Or maybe the county has adopted "one step forward, two steps backward" as its national jig!
Update 3/11/2006: Libya cancelled the travel ban decision against women after much protest from women groups and others. Now Gaddafi can have his bodyguards back.
"* Two-thirds of the world's 800 million illiterate adults are women as girls are not seen as worth the investment, or are busy collecting water or firewood or doing other domestic chores.
* Two million girls aged from five to 15 join the commercial sex market every year.
* Domestic violence kills and injures more people in the developing world than war, cancer or traffic accidents.
* Seventy per cent of the world's poorest people are women.
* Violence against women causes more deaths and disabilities among women aged 15 to 44 than cancer, malaria, traffic accidents or war.
* Women produce half the world's food, but own less than two per cent of the land.
* Of the more than one billion people living in extreme poverty, 70 per cent are women.
* Almost a third of the world's women are homeless or live in inadequate housing.
* Half of all murdered women are killed by their current or former husbands or partners.
* Every minute a woman dies as a result of pregnancy complications.
* Women work two-thirds of the world's working hours, yet earn only a tenth of its income.
* One woman in three will be raped, beaten, coerced into sex or otherwise abused in her lifetime.
* 43 million girls are not able to go to school.
* Last year, one million HIV-positive women died of AIDS-related illnesses because they could not get the drugs they needed."
Wednesday, March 07, 2007
The most disturbing thing in the review is the news that Ali wants to stay in America! Wants a green card so she can be a "regular American." There are plenty of sleazebags in this country, she'll fit right in. Or me be she'll be drowned. Bashers of Islam these days are a dime a dozen. Maybe she can buy a place next to Ann Coulter and Bill O'reilly. Wafa Sultan and Nonie Darwish will be among her circle of "friends." They can giggle over manicures all they want.
This woman thrives on controversy. She wouldn't be the celebrity she is today without the crime committed against the film director and the threats against her life. She has every right to speak and not be threatened, but she should be ignored. Her book should be reviewed and torn into shreds. Every single review that blindly praised her book should be torn into shreds. Sadly, the book is number 7 on the NYT bestseller list.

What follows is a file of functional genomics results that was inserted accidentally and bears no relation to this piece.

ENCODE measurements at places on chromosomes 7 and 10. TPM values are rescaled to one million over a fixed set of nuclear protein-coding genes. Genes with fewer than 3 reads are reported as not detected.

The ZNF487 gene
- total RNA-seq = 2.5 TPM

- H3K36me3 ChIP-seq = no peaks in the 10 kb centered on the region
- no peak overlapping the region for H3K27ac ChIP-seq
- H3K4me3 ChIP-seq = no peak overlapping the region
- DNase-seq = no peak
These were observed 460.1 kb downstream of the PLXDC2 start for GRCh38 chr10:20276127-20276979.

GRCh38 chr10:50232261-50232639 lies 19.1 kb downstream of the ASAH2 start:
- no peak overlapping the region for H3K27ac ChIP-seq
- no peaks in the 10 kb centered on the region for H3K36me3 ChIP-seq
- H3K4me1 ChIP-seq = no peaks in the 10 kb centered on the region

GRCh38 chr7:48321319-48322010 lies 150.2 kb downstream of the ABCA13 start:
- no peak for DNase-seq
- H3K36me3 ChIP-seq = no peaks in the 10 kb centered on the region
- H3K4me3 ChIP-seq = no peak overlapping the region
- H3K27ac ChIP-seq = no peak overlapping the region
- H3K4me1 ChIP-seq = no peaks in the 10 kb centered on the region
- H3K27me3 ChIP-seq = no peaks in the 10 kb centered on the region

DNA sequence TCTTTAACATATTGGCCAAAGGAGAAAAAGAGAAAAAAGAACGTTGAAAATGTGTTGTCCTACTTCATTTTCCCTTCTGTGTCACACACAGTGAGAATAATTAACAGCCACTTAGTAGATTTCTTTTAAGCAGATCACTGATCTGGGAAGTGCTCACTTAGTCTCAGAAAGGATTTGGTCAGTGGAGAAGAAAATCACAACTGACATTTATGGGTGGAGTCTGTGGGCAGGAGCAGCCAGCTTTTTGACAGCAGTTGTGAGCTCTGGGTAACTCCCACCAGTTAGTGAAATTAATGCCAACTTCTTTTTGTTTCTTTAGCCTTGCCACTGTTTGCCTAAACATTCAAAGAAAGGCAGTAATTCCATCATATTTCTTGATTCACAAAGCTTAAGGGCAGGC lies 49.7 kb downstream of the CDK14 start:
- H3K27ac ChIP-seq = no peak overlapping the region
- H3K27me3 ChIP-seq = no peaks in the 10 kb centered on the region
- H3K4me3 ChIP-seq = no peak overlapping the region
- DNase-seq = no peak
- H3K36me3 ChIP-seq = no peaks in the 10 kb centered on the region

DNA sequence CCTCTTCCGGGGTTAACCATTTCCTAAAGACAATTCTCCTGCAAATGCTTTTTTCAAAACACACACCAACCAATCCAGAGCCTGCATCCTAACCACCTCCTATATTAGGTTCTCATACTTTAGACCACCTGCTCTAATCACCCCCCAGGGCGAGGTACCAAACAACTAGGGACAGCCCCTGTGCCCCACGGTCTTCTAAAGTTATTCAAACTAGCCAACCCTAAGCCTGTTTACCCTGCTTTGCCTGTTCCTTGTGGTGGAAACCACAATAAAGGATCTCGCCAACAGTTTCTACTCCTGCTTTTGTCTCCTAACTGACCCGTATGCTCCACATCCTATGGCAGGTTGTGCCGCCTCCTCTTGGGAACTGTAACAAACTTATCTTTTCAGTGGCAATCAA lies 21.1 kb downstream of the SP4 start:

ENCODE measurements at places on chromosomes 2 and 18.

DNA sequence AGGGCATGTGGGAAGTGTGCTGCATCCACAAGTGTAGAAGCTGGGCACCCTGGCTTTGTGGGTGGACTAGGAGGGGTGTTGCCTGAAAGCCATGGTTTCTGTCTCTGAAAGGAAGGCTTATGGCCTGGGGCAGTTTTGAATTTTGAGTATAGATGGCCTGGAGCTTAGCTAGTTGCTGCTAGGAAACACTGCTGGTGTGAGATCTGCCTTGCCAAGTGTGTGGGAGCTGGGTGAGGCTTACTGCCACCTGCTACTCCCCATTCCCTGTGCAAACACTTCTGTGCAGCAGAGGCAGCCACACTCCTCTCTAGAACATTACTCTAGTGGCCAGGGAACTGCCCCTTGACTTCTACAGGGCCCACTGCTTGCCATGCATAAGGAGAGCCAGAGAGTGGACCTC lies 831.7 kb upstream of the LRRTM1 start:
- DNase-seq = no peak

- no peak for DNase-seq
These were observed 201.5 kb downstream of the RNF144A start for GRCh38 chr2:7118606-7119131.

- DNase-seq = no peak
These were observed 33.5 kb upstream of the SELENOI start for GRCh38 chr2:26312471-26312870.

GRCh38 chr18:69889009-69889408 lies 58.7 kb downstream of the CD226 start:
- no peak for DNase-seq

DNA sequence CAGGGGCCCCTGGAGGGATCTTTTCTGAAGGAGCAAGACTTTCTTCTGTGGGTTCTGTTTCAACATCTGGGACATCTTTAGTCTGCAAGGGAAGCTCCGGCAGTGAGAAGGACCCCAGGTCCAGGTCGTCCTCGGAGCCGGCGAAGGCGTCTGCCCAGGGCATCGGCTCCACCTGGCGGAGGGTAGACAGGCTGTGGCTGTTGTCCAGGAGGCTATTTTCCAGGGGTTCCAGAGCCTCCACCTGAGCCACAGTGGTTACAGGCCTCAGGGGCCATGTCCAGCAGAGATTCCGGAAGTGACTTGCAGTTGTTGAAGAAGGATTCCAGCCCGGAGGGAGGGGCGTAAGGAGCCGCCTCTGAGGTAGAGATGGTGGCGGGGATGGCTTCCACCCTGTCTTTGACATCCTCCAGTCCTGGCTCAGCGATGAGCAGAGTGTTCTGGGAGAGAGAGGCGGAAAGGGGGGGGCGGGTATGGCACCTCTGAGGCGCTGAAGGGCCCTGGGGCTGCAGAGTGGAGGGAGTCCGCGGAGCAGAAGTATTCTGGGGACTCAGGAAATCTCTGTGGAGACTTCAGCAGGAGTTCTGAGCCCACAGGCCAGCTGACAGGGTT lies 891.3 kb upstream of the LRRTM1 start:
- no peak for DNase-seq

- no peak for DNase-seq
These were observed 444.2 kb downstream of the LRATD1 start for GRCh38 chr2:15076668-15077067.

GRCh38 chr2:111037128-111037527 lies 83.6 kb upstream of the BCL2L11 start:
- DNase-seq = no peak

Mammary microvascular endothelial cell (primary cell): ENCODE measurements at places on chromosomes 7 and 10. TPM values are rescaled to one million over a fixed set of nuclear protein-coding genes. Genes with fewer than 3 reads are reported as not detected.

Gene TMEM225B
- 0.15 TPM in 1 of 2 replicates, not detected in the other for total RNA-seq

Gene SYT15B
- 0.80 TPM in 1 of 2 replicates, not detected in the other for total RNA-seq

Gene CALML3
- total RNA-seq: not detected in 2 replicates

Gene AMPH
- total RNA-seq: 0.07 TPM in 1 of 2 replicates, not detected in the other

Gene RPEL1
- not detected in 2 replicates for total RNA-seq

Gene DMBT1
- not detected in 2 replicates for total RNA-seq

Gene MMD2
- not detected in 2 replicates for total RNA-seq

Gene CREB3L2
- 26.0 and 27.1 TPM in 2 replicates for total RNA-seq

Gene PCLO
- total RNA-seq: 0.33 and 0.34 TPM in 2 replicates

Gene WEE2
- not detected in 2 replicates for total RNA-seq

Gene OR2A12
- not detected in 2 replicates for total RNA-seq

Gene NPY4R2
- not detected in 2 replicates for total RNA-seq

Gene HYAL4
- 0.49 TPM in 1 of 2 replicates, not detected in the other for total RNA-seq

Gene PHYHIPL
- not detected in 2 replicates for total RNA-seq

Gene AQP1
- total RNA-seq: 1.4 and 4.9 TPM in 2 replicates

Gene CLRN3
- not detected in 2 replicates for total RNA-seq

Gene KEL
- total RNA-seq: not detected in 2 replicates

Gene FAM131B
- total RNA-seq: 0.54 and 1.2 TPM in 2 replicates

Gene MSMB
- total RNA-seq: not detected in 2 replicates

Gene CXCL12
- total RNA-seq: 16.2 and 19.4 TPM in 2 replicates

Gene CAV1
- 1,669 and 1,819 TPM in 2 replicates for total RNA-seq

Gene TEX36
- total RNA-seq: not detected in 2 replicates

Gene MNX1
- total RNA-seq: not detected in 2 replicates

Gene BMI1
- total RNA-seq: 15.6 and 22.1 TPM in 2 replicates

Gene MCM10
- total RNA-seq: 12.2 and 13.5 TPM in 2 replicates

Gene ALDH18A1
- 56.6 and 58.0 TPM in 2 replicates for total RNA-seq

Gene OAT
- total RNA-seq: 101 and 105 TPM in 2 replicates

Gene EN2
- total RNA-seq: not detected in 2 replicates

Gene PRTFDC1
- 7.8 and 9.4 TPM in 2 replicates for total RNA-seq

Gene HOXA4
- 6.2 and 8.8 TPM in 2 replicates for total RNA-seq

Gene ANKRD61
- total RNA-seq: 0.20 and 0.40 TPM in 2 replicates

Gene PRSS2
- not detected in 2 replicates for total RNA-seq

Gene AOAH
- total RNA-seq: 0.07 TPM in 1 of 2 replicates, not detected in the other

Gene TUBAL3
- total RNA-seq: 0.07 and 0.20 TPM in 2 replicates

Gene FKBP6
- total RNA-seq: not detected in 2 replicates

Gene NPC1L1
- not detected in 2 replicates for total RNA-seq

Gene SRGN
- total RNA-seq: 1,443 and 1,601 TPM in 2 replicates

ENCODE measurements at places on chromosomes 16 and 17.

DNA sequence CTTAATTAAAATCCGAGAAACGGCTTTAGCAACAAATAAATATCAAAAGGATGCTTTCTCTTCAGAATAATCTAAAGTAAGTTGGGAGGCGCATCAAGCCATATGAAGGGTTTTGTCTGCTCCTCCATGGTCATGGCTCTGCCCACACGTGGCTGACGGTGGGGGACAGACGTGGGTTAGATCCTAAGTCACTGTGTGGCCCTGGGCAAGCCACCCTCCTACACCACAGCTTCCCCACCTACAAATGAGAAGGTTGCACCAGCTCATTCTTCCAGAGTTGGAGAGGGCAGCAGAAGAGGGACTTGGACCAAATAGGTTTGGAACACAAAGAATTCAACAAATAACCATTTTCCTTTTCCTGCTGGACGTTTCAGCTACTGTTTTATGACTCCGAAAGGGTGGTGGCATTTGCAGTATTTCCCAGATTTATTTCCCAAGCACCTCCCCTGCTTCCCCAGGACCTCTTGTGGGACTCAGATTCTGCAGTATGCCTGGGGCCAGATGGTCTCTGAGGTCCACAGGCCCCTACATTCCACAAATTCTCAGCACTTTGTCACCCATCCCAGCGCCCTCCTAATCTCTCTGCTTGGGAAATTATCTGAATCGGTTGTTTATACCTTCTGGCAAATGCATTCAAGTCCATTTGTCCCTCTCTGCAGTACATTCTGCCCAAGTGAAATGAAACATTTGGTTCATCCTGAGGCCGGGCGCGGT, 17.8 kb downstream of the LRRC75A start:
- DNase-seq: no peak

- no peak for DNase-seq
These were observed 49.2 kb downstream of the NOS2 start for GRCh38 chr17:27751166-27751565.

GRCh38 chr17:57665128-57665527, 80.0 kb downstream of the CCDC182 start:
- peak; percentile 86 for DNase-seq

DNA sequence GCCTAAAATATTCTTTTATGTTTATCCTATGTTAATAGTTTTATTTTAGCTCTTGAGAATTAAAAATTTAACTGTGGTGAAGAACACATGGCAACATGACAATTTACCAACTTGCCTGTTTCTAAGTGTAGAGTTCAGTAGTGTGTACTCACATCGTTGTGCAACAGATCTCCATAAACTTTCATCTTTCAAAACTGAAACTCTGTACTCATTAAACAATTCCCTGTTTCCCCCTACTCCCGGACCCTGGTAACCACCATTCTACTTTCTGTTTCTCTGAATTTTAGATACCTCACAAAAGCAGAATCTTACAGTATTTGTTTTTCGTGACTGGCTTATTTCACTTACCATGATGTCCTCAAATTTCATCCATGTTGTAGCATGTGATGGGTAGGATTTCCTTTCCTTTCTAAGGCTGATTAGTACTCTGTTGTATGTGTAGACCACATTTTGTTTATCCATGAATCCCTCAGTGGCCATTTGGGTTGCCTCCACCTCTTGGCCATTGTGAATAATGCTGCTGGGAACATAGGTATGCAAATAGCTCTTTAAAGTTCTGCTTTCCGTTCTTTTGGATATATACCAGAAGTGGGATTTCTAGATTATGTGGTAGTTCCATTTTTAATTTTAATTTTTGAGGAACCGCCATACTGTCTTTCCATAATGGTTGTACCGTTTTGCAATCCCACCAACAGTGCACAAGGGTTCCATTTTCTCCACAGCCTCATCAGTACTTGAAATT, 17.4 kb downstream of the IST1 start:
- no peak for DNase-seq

Stupid review. Stupid book. Should have written this at the beginning to save you the trouble of reading.
Interesting how the last cowardly word in the article is given to Dr Miriam Salih, the Hamas Minister of Women's Affairs, who had this to say about the honor killing law:
"Our main priority is to face occupation. When we have an independent state, we will put the law before the people to decide."
In other words, no rush.
But confiscating Palestinian folk tales, lecturing women about wearing the veil, and campaigning for an Islamist cultural agenda cannot be put off. It has to happen NOW. Under occupation. It's urgent business.
But honor killing crimes can wait. And wait. And wait.
In the meantime, women die, and die, and die.
The honor killing law should be, and can be, thrown out now. Because as far as I know, no political group, not Hamas, or Fateh, or the leftists, support it. So why wait?
Hamas will want to wait on this issue because they don't want to simply criminalize those who kill women. They want to replace it with another law that criminalizes women (and men) for sexual infractions.
Of course, the seculars wouldn't dare challenge them on that one.
Moreover, it's a myth that after independence we can attend to these issues. If you don't work on them now, after independence, if that ever comes, will be too late.
And as the banning of the Palestinian folk tales demonstrates, these people leaving the threats and planting the bombs have not come from outer space. They are home grown al right. It's the same ideology that unites all of them, but they may use different methods: Hamas will use the powers they got through democratic process to impose their social agenda, while the "swords of bateekh el sham" will use bombs and acid. The result is the same: the talibanization of Palestine.